When it comes to power, there's an epidemic of misapplied force that is ruining thousands of swings every day. I'm talking about the concept of pushing the handle ahead of the clubhead through impact. It's a basic piece of instruction you've probably heard a lot—usually as a seemingly innocent part of correcting a wristy, flippy motion in a swing. But the problem with that advice is, it ruins your ability to produce good swing speed.
Try this exercise: Hold your driver in front of you with your right arm only and, from a standstill, push the handle as quickly as you can toward the target (below, left). When you do that, what happens to the head? It stays behind. Do this during a swing, and you're essentially trying to force the club to swing backward, and it will take a dramatic adjustment by your hands, arms or body to force the head into a decent striking position.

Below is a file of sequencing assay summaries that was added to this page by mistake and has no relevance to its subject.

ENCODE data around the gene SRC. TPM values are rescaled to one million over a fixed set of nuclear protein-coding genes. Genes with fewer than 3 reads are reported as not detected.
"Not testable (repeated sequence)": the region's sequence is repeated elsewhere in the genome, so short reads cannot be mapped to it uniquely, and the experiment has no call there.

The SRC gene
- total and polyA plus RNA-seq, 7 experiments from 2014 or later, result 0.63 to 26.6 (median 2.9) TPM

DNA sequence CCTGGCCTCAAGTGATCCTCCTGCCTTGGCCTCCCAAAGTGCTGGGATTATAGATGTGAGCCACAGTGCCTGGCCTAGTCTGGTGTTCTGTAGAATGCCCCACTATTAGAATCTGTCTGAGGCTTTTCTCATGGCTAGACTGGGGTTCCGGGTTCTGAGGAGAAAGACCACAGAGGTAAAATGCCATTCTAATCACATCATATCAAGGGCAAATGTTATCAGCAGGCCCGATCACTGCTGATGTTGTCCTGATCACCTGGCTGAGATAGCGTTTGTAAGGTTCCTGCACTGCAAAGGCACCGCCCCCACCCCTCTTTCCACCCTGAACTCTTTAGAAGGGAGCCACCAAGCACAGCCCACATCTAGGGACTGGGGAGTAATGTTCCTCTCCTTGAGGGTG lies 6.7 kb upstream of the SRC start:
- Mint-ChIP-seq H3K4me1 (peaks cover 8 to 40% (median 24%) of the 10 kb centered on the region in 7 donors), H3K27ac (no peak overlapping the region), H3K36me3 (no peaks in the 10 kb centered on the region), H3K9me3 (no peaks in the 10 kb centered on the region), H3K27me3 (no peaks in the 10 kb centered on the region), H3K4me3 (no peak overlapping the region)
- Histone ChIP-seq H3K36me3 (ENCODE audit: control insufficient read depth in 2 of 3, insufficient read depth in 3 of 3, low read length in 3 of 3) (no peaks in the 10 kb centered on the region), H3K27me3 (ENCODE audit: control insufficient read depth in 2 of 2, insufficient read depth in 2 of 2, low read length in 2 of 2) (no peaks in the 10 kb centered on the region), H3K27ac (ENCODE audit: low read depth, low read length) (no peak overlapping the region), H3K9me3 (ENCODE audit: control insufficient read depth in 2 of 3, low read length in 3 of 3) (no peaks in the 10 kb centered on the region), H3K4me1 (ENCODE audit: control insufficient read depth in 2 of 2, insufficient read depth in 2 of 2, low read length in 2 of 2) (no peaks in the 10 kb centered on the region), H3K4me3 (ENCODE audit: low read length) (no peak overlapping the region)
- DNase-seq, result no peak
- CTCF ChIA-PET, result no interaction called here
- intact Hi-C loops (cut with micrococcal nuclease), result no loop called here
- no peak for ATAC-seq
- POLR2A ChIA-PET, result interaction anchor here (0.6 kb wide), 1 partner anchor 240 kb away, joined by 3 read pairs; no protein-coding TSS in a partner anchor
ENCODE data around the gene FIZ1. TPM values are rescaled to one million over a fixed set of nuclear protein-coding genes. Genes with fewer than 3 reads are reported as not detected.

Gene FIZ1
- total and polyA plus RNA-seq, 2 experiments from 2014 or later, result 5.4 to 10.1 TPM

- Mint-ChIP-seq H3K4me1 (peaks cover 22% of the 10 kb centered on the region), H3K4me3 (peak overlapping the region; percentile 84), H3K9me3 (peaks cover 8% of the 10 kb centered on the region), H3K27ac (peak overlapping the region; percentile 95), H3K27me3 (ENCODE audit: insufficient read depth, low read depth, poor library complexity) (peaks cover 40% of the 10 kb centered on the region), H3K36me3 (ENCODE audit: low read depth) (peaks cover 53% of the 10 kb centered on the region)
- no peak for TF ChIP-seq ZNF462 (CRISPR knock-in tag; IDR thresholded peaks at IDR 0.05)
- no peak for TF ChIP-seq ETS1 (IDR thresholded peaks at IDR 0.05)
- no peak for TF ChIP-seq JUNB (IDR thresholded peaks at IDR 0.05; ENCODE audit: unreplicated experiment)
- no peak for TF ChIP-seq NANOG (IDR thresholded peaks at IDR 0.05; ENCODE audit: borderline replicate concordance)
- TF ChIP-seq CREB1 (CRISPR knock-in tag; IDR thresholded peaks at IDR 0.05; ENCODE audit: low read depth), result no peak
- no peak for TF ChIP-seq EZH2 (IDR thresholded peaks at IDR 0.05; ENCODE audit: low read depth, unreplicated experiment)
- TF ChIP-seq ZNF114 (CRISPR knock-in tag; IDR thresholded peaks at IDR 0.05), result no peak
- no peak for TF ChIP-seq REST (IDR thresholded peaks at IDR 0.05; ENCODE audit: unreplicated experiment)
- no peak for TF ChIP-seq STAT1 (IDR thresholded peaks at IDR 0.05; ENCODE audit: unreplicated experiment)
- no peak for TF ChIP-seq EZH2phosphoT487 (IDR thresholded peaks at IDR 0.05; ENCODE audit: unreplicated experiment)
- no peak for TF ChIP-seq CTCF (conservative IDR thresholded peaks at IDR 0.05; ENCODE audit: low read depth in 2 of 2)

Instead of obsessing about getting your hands forward at impact, concentrate on pulling the handle instead of pushing it. As you swing through impact, feel like you're pulling up toward the middle of your chest (below, right). That will make the club rotate and pick up the exponential speed at the head end—the signature of the biggest hitters.
Photos by Dom Furore/Golf Digest
“PULLING THE GRIP UP WHIPS THE CLUBHEAD INTO THE BALL.”
Mike Jacobs is one of Golf Digest's 50 Best Teachers in America. His X Golf School is in Manorville, N.Y.
MORE ON POWER & SAVING SHOTS
You've played enough golf to know that you don't have the same issues as the guy hitting balls next to you. But there are two things you both want: longer drives and lower scores. This month in our video-instruction hub, aka the Golf Digest Schools, we launch two series: "The Science of Speed" and "Scoring 101: The 5 Requirements." Here are two Golf Digest Best Young Teachers—Mike Jacobs and Adam Kolloff—at the top of their games. Jacobs teaches you the essential truths about distance, and Kolloff presents the quickest ways to bring down your scores. Each series ($9.99) contains five extended video lessons, with tips, fixes and drills you can access anywhere and everywhere you want. For more on these new programs, go to golfdigest.com/golf-digest-schools.